3) Lefty struggles: The Mets' aggregate .259/.328/.398 line is nothing too special, but it's made much worse by their abysmal .246/.312/.372 mark against left-handed pitchers. Wright, Scott Hairston and Ruben Tejada have proven to be the only above-average hitters versus southpaws.
First-Half MVP -- David Wright: Dickey may be the story of the first half and the pitching may be keeping the Mets in games, but they're nowhere without Wright, who's in the discussion for the NL MVP at this juncture. His 4.9 Wins Above Replacement is second-best in the league. No other Met has one over 1.3. The third baseman has 11 home runs, 56 runs, 59 RBI and nine steals, but his .351/.441/.563 line better illustrates his first half. What makes it even more impressive is that Ike Davis couldn't hit little league pitching in the beginning months. Lucas Duda has 12 home runs and 44 RBI is solid, but Wright has really been a one-man wrecking crew without any consistent offensive pop surrounding him. This team is substantially worse without Wright in the lineup.
First-Half Bust -- Frank Francisco: Sure, Davis may have batted .170 and had a .222 OBP with five home runs and 21 RBI through the first two months (and now has a .201 average with 12 HR and 49 RBI), but Francisco has been the biggest bust. He may have only blown three of his 21 save chances, but he also has a 4.97 ERA and 1.59 WHIP. The bullpen as a collection has been terrible, but it all starts with a man in the ninth who can pitch without giving teammates and fans heart attacks. Francisco is the ring leader, he sets the tone and needs to be a stabilizer for the relief corp.
Keys To Second Half -- 1) Health: It sounds cliche, but the Mets are awfully thin all over their lineup. Injuries immediately expose their biggest worry. For example, Gee's injury opens up a rotation spot, but there's no clear alternative because none are that great or are inexperienced. Miguel Batista will make a spot start and he's been adequate all year in relief, but he's not the long-term starting option. Minor-league depth doesn't offer any promising choices, leaving the Mets to weigh whether to thrust Matt Harvey into the big leagues. It appears the 2010 first-round pick could get a look as the long-term guy, but it's definitely the organization's last-ditch option. Hitting-wise, the Mets are toast without Wright. They're not going to add a big bat -- and there are no hitters ready in the minors -- so what you see is the best of what you'll get on offense.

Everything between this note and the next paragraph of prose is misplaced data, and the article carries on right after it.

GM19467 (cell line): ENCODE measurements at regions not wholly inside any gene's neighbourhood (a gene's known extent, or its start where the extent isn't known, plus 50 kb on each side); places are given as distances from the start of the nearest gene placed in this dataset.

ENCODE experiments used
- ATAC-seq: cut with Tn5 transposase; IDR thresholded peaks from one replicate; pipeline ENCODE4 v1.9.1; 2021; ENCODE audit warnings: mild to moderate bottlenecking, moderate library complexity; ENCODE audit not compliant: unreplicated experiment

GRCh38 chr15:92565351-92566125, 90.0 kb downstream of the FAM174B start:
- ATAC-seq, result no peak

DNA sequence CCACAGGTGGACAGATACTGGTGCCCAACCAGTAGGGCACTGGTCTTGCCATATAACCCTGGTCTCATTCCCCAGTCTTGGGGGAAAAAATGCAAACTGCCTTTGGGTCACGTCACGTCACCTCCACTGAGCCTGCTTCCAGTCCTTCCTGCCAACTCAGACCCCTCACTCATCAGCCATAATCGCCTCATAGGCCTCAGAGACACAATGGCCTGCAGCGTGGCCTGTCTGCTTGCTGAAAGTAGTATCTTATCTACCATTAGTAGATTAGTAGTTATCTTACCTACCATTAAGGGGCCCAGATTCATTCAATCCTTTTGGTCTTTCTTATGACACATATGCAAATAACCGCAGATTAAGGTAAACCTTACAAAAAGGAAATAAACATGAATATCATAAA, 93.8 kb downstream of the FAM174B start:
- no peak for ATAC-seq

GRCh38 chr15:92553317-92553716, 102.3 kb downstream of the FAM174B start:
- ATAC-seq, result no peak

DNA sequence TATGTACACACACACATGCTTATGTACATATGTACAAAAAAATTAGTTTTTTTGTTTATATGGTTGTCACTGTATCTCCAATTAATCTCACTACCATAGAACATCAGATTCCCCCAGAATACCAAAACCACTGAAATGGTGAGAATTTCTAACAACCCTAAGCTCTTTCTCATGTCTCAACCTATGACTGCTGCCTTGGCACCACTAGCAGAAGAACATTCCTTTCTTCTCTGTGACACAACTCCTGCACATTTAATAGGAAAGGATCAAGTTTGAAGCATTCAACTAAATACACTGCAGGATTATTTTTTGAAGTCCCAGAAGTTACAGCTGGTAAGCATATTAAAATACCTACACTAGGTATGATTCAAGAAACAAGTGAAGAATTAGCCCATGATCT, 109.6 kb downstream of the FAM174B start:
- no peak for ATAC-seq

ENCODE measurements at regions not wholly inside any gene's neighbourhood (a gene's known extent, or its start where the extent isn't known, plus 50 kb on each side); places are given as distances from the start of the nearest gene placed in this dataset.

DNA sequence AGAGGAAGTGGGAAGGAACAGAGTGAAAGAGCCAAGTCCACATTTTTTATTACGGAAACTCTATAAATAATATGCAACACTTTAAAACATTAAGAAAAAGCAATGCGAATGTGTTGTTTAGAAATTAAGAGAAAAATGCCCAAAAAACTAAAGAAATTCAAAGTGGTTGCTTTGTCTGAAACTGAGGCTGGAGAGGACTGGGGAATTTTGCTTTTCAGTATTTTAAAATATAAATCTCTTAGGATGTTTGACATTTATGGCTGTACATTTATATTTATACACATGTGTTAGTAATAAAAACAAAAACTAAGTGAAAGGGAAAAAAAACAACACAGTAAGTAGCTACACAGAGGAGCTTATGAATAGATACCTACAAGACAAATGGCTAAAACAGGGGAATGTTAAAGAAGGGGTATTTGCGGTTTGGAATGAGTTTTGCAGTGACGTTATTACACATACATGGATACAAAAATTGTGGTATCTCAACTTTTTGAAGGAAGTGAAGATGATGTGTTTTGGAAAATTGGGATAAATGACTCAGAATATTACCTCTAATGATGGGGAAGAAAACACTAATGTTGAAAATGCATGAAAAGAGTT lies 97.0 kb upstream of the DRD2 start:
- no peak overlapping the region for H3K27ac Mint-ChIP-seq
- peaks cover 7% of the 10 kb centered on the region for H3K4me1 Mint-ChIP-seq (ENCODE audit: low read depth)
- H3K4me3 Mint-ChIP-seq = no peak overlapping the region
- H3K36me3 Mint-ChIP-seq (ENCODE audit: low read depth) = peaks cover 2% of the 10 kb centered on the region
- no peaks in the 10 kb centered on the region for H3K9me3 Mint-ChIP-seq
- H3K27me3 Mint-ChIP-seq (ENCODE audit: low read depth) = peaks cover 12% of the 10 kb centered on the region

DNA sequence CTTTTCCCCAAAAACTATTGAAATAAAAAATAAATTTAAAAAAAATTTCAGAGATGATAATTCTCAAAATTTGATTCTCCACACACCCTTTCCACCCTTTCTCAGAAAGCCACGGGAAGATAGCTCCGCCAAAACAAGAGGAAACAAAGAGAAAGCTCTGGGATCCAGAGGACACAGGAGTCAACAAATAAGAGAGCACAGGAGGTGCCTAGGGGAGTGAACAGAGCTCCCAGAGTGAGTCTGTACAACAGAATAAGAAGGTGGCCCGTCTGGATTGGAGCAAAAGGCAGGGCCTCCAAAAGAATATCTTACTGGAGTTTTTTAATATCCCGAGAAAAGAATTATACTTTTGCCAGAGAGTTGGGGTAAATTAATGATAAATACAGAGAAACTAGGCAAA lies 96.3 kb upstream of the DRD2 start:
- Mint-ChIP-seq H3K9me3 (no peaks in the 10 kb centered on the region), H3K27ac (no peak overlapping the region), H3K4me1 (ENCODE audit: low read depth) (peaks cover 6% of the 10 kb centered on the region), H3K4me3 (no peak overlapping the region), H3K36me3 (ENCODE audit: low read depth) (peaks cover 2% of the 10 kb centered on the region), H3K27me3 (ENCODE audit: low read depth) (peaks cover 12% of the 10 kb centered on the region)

2) David Wright: He's shown he can carry the offense in the first half and that he can do enough of it to keep the team in the race. Some regression can be expected, and while other parts of the lineup aren't "feared," they chip in enough around the centerpiece. That being said, if the 29-year-old continues to author an MVP-caliber season, that alone means the Mets are a factor.
3) Jonathon Niese: It's easy to peg Dickey and Santana as the keys to the second half, but Niese will have a big effect on the Mets' fortunes. Regardless of whether Dickey and Santana perform up to their first-half level sin the second half, the Mets can ill-afford an all-too-familiar replay of the post-All-Star dip from Niese. The 25-year-old has worn down over his career in the second half, with a 4.90 ERA then compared to 3.87 pre-All-Star break. He threw 46 innings last season after the break before getting injured to the tune of an ugly 5.67 ERA. With the health of Santana and Young still a question mark -- plus the uncertainty around the No. 5 spot, Niese is critical to the Mets' success.
Second-Half Outlook -- Because the Mets are players, the front office has become trade-deadline buyers. The most pressing need is adding bullpen help. The second area to address used to be adding a righty bat, but it may turn to adding a cheap starter to at least add depth, even if Harvey (or whoever gets the nod) thrives. There are a lot of ifs and questions surrounding this team ... but the same ones existed before the year began. The fact that there appears to be only one strong team in the NL (the Nationals) and a bunch of mediocre ones means the door is wide open for the Mets to make the playoffs. Their pitching from top to bottom will determine their fate.
NL East Standings